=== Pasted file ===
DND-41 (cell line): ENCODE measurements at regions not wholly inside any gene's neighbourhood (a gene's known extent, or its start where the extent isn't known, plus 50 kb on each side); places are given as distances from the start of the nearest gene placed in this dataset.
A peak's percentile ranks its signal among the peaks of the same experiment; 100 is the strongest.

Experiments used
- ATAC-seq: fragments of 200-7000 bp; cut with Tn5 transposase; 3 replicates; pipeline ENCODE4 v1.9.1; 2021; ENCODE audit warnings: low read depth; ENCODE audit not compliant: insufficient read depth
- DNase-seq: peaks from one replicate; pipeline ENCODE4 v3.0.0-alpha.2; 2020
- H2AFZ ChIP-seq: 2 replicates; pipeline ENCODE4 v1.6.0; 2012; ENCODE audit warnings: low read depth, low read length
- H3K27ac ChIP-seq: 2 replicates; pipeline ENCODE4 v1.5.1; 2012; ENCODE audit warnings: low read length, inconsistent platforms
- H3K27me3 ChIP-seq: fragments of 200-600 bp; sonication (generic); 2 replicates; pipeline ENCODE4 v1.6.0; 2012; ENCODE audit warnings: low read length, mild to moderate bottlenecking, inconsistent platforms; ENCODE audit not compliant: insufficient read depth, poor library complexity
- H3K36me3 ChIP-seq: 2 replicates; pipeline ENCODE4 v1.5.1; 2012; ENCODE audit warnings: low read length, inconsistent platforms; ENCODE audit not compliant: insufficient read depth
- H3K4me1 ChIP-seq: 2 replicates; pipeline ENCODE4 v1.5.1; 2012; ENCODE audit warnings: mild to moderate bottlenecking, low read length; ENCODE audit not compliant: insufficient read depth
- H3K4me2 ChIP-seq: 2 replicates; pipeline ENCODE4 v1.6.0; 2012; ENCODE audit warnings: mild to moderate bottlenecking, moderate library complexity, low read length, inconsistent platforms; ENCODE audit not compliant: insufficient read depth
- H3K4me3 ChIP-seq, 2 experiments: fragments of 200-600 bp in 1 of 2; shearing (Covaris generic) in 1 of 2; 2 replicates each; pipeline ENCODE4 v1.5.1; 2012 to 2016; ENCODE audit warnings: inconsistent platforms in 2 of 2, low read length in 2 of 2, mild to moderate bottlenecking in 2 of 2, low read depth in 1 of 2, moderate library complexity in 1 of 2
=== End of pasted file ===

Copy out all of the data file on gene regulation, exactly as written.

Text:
DND-41 (cell line): ENCODE measurements at regions not wholly inside any gene's neighbourhood (a gene's known extent, or its start where the extent isn't known, plus 50 kb on each side); places are given as distances from the start of the nearest gene placed in this dataset.
A peak's percentile ranks its signal among the peaks of the same experiment; 100 is the strongest.

Experiments used
- ATAC-seq: fragments of 200-7000 bp; cut with Tn5 transposase; 3 replicates; pipeline ENCODE4 v1.9.1; 2021; ENCODE audit warnings: low read depth; ENCODE audit not compliant: insufficient read depth
- DNase-seq: peaks from one replicate; pipeline ENCODE4 v3.0.0-alpha.2; 2020
- H2AFZ ChIP-seq: 2 replicates; pipeline ENCODE4 v1.6.0; 2012; ENCODE audit warnings: low read depth, low read length
- H3K27ac ChIP-seq: 2 replicates; pipeline ENCODE4 v1.5.1; 2012; ENCODE audit warnings: low read length, inconsistent platforms
- H3K27me3 ChIP-seq: fragments of 200-600 bp; sonication (generic); 2 replicates; pipeline ENCODE4 v1.6.0; 2012; ENCODE audit warnings: low read length, mild to moderate bottlenecking, inconsistent platforms; ENCODE audit not compliant: insufficient read depth, poor library complexity
- H3K36me3 ChIP-seq: 2 replicates; pipeline ENCODE4 v1.5.1; 2012; ENCODE audit warnings: low read length, inconsistent platforms; ENCODE audit not compliant: insufficient read depth
- H3K4me1 ChIP-seq: 2 replicates; pipeline ENCODE4 v1.5.1; 2012; ENCODE audit warnings: mild to moderate bottlenecking, low read length; ENCODE audit not compliant: insufficient read depth
- H3K4me2 ChIP-seq: 2 replicates; pipeline ENCODE4 v1.6.0; 2012; ENCODE audit warnings: mild to moderate bottlenecking, moderate library complexity, low read length, inconsistent platforms; ENCODE audit not compliant: insufficient read depth
- H3K4me3 ChIP-seq, 2 experiments: fragments of 200-600 bp in 1 of 2; shearing (Covaris generic) in 1 of 2; 2 replicates each; pipeline ENCODE4 v1.5.1; 2012 to 2016; ENCODE audit warnings: inconsistent platforms in 2 of 2, low read length in 2 of 2, mild to moderate bottlenecking in 2 of 2, low read depth in 1 of 2, moderate library complexity in 1 of 2